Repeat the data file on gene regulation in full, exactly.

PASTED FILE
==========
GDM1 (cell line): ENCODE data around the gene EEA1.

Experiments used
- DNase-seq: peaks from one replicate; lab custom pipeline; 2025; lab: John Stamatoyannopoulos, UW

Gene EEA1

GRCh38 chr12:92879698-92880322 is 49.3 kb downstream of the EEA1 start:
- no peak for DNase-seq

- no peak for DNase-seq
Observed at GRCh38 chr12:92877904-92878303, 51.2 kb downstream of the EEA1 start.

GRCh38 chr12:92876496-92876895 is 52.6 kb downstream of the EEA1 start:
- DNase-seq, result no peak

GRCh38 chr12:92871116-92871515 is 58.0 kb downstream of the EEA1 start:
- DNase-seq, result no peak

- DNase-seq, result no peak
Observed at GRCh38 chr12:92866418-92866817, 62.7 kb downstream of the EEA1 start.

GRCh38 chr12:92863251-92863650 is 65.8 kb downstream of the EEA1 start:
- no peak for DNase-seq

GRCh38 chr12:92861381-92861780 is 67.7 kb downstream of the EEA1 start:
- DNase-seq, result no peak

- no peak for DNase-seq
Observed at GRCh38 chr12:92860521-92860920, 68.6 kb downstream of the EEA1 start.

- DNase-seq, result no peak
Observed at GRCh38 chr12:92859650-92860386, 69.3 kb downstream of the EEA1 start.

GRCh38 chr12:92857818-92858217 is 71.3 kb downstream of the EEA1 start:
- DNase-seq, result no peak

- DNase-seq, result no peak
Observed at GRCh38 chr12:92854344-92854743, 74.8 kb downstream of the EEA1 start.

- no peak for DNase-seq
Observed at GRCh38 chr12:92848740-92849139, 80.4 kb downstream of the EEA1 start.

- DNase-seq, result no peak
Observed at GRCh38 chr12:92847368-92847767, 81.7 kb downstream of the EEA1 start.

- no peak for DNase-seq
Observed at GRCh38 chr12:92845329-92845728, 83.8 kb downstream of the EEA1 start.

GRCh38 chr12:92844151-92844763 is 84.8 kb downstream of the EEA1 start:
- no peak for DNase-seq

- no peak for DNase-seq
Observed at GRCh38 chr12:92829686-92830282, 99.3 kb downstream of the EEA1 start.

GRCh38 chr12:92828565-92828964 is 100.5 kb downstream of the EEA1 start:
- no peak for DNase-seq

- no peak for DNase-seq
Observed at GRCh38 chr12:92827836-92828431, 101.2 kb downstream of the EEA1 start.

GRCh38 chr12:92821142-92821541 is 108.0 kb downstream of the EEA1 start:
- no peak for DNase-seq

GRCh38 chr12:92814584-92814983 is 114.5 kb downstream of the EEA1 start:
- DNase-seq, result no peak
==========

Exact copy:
GDM1 (cell line): ENCODE data around the gene EEA1.

Experiments used
- DNase-seq: peaks from one replicate; lab custom pipeline; 2025; lab: John Stamatoyannopoulos, UW

Gene EEA1

GRCh38 chr12:92879698-92880322 is 49.3 kb downstream of the EEA1 start:
- no peak for DNase-seq

- no peak for DNase-seq
Observed at GRCh38 chr12:92877904-92878303, 51.2 kb downstream of the EEA1 start.

GRCh38 chr12:92876496-92876895 is 52.6 kb downstream of the EEA1 start:
- DNase-seq, result no peak

GRCh38 chr12:92871116-92871515 is 58.0 kb downstream of the EEA1 start:
- DNase-seq, result no peak

- DNase-seq, result no peak
Observed at GRCh38 chr12:92866418-92866817, 62.7 kb downstream of the EEA1 start.

GRCh38 chr12:92863251-92863650 is 65.8 kb downstream of the EEA1 start:
- no peak for DNase-seq

GRCh38 chr12:92861381-92861780 is 67.7 kb downstream of the EEA1 start:
- DNase-seq, result no peak

- no peak for DNase-seq
Observed at GRCh38 chr12:92860521-92860920, 68.6 kb downstream of the EEA1 start.

- DNase-seq, result no peak
Observed at GRCh38 chr12:92859650-92860386, 69.3 kb downstream of the EEA1 start.

GRCh38 chr12:92857818-92858217 is 71.3 kb downstream of the EEA1 start:
- DNase-seq, result no peak

- DNase-seq, result no peak
Observed at GRCh38 chr12:92854344-92854743, 74.8 kb downstream of the EEA1 start.

- no peak for DNase-seq
Observed at GRCh38 chr12:92848740-92849139, 80.4 kb downstream of the EEA1 start.

- DNase-seq, result no peak
Observed at GRCh38 chr12:92847368-92847767, 81.7 kb downstream of the EEA1 start.

- no peak for DNase-seq
Observed at GRCh38 chr12:92845329-92845728, 83.8 kb downstream of the EEA1 start.

GRCh38 chr12:92844151-92844763 is 84.8 kb downstream of the EEA1 start:
- no peak for DNase-seq

- no peak for DNase-seq
Observed at GRCh38 chr12:92829686-92830282, 99.3 kb downstream of the EEA1 start.

GRCh38 chr12:92828565-92828964 is 100.5 kb downstream of the EEA1 start:
- no peak for DNase-seq

- no peak for DNase-seq
Observed at GRCh38 chr12:92827836-92828431, 101.2 kb downstream of the EEA1 start.

GRCh38 chr12:92821142-92821541 is 108.0 kb downstream of the EEA1 start:
- no peak for DNase-seq

GRCh38 chr12:92814584-92814983 is 114.5 kb downstream of the EEA1 start:
- DNase-seq, result no peak